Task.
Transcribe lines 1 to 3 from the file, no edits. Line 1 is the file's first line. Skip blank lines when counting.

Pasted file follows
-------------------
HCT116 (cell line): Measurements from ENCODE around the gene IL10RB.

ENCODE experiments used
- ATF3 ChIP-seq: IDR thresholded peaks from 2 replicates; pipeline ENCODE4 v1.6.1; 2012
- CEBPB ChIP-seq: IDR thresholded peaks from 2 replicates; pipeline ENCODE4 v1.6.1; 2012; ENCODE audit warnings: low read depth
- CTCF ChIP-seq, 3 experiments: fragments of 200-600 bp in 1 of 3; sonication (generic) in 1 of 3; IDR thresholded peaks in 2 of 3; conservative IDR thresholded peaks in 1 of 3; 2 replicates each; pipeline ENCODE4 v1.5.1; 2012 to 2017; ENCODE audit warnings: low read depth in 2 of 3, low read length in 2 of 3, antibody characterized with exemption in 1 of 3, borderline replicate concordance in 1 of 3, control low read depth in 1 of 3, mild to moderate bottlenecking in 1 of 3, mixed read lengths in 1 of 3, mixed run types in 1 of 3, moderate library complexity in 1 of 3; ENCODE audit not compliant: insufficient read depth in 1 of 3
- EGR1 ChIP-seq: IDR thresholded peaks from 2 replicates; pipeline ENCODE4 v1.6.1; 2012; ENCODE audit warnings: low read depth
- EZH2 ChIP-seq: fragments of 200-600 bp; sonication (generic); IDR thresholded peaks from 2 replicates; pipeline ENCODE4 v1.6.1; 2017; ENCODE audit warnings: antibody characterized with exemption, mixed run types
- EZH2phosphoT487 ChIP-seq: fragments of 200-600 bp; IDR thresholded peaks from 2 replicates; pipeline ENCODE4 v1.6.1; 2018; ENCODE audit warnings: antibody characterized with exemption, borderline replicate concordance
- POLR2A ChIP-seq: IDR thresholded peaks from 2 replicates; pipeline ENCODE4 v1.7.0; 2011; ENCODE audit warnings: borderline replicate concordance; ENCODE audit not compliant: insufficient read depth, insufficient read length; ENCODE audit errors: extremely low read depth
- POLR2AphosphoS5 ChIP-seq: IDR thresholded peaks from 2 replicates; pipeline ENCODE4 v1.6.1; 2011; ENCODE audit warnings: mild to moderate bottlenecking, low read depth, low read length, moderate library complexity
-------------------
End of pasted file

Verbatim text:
HCT116 (cell line): Measurements from ENCODE around the gene IL10RB.

ENCODE experiments used
- ATF3 ChIP-seq: IDR thresholded peaks from 2 replicates; pipeline ENCODE4 v1.6.1; 2012